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Samoa MP calls for “emergency” Parliament

TAUTUA MP: Levaopolo Talatonu. [Samoa Observer]

Member of Parliament for Gagaemauga No 2, Levaopolo Talatonu is urging Speaker of the House, La’aul ialemal ietoa Leuatea Polata’ ivao to convene an “emergency session” of Parliament.

The session, he says, is to discuss “threats to national security” posed by Satapuala’s land protest and the Magiagi roadblock.

“I’m worried about what’s going on,” Levaopolo tells the Samoa Observer. “We are talking about an issue of national security. When the Police are involved, we are looking at the involvement of all of Samoa. “It’s not a matter that should be taken lightly and this is why an emergency session of Parliament is necessary.”

The session will allow Members of Parliament to help Prime Minister Tuilaepa Sa’ilele Malielegaoi to devise a strategy to diffuse the situation. “I feel sorry for him,” says Levaopolo.

“I know he doesn’t have to carry the burden by himself. All Members of Parliament should contribute by giving advise to the Prime Minister about the best way to go forward.” Tension is growing between the Government, Satapuala and Magiagi. Last week, Magiagi staged a roadblock to prevent EPC workers from accessing houses in the village to install cash power meters.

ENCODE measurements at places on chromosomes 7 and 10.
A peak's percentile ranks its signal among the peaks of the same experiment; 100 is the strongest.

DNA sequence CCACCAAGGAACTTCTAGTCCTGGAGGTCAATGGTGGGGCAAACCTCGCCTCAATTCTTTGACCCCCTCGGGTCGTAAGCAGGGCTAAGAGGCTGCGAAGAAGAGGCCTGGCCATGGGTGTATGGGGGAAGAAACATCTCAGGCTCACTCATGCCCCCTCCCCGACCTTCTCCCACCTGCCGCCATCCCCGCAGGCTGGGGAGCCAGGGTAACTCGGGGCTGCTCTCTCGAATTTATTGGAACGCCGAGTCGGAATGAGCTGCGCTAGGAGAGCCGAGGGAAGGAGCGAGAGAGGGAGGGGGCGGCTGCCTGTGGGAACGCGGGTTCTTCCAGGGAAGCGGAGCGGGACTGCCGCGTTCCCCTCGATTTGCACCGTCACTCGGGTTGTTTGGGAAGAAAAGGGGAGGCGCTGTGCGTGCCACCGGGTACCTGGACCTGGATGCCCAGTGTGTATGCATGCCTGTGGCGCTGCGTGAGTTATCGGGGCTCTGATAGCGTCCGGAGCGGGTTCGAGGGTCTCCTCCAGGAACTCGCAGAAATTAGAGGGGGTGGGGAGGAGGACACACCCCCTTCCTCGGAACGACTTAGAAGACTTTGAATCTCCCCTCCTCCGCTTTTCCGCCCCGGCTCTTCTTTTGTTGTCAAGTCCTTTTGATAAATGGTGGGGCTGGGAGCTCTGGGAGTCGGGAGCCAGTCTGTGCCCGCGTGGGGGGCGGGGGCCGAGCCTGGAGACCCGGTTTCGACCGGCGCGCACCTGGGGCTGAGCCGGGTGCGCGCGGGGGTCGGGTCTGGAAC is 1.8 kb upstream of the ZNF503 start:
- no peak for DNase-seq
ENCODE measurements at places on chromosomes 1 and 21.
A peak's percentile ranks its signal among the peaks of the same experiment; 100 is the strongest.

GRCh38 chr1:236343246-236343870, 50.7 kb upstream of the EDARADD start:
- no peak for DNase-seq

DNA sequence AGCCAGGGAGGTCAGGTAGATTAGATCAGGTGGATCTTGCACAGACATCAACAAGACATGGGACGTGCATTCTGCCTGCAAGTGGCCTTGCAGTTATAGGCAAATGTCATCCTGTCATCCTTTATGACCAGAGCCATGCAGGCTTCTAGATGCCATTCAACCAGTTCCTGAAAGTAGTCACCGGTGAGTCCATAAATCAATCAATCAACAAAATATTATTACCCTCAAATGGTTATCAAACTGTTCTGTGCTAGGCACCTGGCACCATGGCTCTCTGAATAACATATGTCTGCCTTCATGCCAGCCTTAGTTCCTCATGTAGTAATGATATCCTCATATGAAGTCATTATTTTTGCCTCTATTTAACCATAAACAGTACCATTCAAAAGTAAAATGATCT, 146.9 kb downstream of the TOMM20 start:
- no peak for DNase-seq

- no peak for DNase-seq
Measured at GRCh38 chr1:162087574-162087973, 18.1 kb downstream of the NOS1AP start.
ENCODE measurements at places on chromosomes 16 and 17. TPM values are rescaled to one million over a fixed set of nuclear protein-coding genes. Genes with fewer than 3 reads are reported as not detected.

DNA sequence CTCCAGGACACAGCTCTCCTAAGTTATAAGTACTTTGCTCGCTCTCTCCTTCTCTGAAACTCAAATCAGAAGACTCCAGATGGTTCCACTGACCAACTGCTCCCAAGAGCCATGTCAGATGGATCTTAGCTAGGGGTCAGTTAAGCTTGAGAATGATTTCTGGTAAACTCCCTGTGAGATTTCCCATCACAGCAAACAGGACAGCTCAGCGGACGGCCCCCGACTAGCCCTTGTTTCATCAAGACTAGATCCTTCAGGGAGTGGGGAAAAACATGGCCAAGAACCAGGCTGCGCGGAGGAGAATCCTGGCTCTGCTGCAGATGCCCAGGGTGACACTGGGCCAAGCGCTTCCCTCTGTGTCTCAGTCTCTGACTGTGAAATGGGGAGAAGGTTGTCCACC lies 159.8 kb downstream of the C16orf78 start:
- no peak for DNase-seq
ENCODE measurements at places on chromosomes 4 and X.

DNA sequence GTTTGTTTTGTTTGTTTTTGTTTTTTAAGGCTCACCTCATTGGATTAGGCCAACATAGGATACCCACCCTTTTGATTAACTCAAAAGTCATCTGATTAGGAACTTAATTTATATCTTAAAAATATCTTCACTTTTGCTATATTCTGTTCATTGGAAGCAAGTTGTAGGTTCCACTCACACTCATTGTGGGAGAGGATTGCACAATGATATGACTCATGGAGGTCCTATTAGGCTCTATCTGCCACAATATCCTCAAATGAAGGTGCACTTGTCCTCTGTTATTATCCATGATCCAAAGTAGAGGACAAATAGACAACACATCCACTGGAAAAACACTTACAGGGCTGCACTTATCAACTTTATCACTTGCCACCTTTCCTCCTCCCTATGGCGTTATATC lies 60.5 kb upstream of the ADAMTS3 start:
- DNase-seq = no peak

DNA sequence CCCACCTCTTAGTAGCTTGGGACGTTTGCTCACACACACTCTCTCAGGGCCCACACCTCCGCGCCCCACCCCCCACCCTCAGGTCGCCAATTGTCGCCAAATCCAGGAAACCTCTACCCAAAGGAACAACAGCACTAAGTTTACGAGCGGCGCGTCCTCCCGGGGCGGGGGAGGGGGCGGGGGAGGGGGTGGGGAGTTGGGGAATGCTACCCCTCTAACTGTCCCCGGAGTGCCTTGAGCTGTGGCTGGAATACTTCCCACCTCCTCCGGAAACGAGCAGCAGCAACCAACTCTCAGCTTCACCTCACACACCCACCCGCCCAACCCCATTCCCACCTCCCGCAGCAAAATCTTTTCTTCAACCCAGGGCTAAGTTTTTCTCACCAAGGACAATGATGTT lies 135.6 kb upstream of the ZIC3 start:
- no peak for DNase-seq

The village insists that they will block the road “forever” unless Prime Minister Tuilaepa agrees to meet with them. Satapuala’s land grievances on the other hand continue to be a sensitive issue.

Last Friday, the village turned away more than 100 Police officers when they went there under orders from Tuilaepa to survey the land, on which government is planning to build a hospital. Satapuala has since accused the Government of betraying their trust.

 

Spokesperson Vaili Mimita II has also warned Prime Minister Tuilaepa that if he insists on using the Police, Satapuala will not back down.

Neither Prime Minister Tuilaepa nor Speaker La’auli was immediately available for a comment. Yesterday was a national holiday.

But Levaopolo says the signs are worrying. “This is the first time I’ve heard of something like this,” he said about the police officers being turned away.

“Looking at what happened at Satapuala last week, it appears that almost all Police officers in Samoa went there. What happens when these situations get out of hand?

“This is why we need to act now.” Levaopolo says the safety of Police officers and members of the public should be the Government’s paramount concern.

“Everyone has an opinion about what’s happening,” Levaopolo said. “What’s important is that peace is maintained. That’s why Parliament should be convened so that we can help the Prime Minister.



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